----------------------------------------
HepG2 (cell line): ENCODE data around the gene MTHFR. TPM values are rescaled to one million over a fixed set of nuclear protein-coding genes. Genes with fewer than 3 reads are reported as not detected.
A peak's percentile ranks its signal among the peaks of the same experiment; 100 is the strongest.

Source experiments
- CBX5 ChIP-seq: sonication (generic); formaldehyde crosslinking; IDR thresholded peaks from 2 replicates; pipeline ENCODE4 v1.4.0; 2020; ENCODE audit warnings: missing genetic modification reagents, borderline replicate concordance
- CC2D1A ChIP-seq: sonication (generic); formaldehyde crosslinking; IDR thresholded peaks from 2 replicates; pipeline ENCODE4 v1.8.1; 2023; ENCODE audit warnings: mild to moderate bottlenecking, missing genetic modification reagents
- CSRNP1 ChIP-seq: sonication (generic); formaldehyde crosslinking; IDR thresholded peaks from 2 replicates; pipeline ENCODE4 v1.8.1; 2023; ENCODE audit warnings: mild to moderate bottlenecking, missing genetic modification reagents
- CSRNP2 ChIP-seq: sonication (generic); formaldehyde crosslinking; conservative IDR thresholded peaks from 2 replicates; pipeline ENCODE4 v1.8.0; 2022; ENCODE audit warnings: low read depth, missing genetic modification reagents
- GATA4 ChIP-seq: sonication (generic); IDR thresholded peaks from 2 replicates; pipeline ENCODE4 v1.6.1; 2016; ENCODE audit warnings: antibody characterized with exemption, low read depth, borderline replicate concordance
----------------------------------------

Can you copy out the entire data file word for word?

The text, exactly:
HepG2 (cell line): ENCODE data around the gene MTHFR. TPM values are rescaled to one million over a fixed set of nuclear protein-coding genes. Genes with fewer than 3 reads are reported as not detected.
A peak's percentile ranks its signal among the peaks of the same experiment; 100 is the strongest.

Source experiments
- CBX5 ChIP-seq: sonication (generic); formaldehyde crosslinking; IDR thresholded peaks from 2 replicates; pipeline ENCODE4 v1.4.0; 2020; ENCODE audit warnings: missing genetic modification reagents, borderline replicate concordance
- CC2D1A ChIP-seq: sonication (generic); formaldehyde crosslinking; IDR thresholded peaks from 2 replicates; pipeline ENCODE4 v1.8.1; 2023; ENCODE audit warnings: mild to moderate bottlenecking, missing genetic modification reagents
- CSRNP1 ChIP-seq: sonication (generic); formaldehyde crosslinking; IDR thresholded peaks from 2 replicates; pipeline ENCODE4 v1.8.1; 2023; ENCODE audit warnings: mild to moderate bottlenecking, missing genetic modification reagents
- CSRNP2 ChIP-seq: sonication (generic); formaldehyde crosslinking; conservative IDR thresholded peaks from 2 replicates; pipeline ENCODE4 v1.8.0; 2022; ENCODE audit warnings: low read depth, missing genetic modification reagents
- GATA4 ChIP-seq: sonication (generic); IDR thresholded peaks from 2 replicates; pipeline ENCODE4 v1.6.1; 2016; ENCODE audit warnings: antibody characterized with exemption, low read depth, borderline replicate concordance